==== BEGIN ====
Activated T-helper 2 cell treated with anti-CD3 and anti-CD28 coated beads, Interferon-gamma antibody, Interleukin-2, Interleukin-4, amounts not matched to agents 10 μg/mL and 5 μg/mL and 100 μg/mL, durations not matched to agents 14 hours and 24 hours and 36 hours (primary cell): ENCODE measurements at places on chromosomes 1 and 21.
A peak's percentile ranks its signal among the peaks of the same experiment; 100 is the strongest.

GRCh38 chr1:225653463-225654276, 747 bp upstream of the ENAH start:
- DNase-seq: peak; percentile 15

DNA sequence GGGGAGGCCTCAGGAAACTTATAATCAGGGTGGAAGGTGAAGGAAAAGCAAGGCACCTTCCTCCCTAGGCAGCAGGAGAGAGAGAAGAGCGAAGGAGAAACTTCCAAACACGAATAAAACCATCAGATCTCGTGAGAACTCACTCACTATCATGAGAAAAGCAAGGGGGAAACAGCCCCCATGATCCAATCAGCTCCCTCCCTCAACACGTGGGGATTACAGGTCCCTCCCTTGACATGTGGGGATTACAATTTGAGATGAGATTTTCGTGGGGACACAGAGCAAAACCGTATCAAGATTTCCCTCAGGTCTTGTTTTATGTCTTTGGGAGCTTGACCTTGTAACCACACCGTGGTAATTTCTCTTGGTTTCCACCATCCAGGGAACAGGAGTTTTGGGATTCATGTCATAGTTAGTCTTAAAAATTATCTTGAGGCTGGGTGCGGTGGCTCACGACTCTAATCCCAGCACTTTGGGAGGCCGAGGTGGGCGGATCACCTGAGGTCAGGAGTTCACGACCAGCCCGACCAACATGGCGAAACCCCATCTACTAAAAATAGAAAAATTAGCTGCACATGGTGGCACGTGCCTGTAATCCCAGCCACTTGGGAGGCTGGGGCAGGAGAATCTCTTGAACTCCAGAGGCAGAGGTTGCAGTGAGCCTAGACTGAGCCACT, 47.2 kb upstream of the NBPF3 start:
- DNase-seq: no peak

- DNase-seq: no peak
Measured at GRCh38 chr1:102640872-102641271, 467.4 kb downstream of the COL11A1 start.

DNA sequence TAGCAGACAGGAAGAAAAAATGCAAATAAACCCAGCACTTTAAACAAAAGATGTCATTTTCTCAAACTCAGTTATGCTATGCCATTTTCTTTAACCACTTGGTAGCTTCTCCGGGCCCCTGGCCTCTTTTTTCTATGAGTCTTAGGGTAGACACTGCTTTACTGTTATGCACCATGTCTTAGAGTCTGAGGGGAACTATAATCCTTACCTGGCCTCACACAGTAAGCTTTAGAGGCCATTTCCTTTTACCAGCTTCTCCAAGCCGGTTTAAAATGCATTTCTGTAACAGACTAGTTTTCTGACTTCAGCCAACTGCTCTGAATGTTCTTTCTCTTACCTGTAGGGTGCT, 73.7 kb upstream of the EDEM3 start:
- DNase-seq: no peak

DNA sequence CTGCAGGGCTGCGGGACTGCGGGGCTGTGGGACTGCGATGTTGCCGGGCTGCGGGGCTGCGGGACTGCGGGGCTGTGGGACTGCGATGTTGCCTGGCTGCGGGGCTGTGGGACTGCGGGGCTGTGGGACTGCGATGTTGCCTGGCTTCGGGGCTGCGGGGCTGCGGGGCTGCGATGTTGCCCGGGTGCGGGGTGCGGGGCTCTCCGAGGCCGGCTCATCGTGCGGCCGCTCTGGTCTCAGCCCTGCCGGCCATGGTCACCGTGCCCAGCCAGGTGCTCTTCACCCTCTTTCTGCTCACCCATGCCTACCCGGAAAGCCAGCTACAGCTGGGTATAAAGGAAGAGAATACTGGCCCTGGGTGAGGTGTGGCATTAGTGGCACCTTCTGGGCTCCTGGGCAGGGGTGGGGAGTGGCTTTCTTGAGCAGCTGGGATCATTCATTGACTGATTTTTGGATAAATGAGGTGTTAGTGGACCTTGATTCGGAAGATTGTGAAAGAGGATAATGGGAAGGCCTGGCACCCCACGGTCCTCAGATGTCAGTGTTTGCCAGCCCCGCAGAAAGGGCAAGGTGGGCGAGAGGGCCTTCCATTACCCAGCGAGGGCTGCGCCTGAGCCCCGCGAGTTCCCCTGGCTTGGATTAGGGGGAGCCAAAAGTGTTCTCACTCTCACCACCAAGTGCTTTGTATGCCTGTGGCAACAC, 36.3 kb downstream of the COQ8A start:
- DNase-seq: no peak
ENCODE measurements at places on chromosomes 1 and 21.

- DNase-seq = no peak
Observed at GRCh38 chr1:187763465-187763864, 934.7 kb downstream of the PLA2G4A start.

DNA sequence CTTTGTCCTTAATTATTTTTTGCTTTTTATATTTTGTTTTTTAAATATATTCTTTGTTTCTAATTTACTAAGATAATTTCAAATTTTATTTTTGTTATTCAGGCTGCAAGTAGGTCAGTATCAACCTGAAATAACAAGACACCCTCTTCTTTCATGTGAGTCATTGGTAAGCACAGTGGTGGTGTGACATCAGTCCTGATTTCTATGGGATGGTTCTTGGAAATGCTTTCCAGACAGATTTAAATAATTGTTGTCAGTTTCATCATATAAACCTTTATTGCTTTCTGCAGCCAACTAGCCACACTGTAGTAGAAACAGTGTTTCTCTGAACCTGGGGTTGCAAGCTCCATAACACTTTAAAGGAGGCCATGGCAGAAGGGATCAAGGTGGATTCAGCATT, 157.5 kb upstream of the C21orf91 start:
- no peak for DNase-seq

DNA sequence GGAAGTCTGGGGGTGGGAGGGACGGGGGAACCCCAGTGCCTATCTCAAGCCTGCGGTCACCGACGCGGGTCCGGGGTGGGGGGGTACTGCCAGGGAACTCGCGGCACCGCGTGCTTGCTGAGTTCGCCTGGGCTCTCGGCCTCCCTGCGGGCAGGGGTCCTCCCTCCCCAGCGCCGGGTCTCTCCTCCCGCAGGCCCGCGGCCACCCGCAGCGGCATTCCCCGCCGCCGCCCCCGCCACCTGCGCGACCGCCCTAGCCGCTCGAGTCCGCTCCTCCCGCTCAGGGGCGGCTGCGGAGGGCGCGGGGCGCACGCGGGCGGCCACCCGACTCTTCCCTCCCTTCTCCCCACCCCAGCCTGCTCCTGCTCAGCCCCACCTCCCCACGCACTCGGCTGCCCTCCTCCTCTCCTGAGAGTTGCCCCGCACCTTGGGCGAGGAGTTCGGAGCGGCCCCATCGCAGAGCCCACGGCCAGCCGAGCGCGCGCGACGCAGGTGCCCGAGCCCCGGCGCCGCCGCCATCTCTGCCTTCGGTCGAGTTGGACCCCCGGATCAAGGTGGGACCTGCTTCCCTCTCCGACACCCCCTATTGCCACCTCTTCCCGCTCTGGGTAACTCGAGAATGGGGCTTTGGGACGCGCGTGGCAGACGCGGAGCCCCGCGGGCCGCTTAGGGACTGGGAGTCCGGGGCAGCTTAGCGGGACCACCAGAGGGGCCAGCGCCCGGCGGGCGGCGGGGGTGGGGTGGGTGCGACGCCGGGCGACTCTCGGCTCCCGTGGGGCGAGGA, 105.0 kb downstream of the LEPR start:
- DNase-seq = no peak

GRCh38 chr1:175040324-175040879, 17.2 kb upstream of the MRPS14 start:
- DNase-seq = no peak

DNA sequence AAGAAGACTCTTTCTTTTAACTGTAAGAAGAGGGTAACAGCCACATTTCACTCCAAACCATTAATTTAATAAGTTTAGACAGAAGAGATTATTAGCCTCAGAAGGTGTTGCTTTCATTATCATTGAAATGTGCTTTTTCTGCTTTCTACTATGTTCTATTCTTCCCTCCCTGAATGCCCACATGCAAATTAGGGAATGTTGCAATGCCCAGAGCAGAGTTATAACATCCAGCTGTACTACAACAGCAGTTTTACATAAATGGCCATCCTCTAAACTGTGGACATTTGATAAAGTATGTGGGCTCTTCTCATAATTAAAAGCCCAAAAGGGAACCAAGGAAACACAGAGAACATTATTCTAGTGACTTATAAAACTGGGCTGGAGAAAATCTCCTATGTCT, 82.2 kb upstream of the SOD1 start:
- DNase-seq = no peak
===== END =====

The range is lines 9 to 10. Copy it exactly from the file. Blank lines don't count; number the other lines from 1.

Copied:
DNA sequence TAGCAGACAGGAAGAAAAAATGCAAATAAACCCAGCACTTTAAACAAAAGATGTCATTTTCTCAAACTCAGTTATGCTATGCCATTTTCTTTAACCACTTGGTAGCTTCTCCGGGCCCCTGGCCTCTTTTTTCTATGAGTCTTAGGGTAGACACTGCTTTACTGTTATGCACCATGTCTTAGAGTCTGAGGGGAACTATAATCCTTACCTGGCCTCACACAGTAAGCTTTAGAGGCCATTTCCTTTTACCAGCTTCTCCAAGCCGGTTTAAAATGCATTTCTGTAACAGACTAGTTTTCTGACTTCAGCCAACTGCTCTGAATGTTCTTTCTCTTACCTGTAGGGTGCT, 73.7 kb upstream of the EDEM3 start:
- DNase-seq: no peak